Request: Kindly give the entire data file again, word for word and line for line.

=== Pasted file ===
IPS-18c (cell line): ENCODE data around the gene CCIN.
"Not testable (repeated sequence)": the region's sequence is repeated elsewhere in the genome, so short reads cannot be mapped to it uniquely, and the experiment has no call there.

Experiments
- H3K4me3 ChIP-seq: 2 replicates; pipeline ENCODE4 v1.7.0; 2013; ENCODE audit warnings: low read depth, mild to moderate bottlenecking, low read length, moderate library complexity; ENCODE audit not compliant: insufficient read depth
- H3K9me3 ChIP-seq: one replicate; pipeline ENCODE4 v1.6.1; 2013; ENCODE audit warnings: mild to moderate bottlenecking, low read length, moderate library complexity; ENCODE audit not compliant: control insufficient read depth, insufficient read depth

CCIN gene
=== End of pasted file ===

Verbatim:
IPS-18c (cell line): ENCODE data around the gene CCIN.
"Not testable (repeated sequence)": the region's sequence is repeated elsewhere in the genome, so short reads cannot be mapped to it uniquely, and the experiment has no call there.

Experiments
- H3K4me3 ChIP-seq: 2 replicates; pipeline ENCODE4 v1.7.0; 2013; ENCODE audit warnings: low read depth, mild to moderate bottlenecking, low read length, moderate library complexity; ENCODE audit not compliant: insufficient read depth
- H3K9me3 ChIP-seq: one replicate; pipeline ENCODE4 v1.6.1; 2013; ENCODE audit warnings: mild to moderate bottlenecking, low read length, moderate library complexity; ENCODE audit not compliant: control insufficient read depth, insufficient read depth

CCIN gene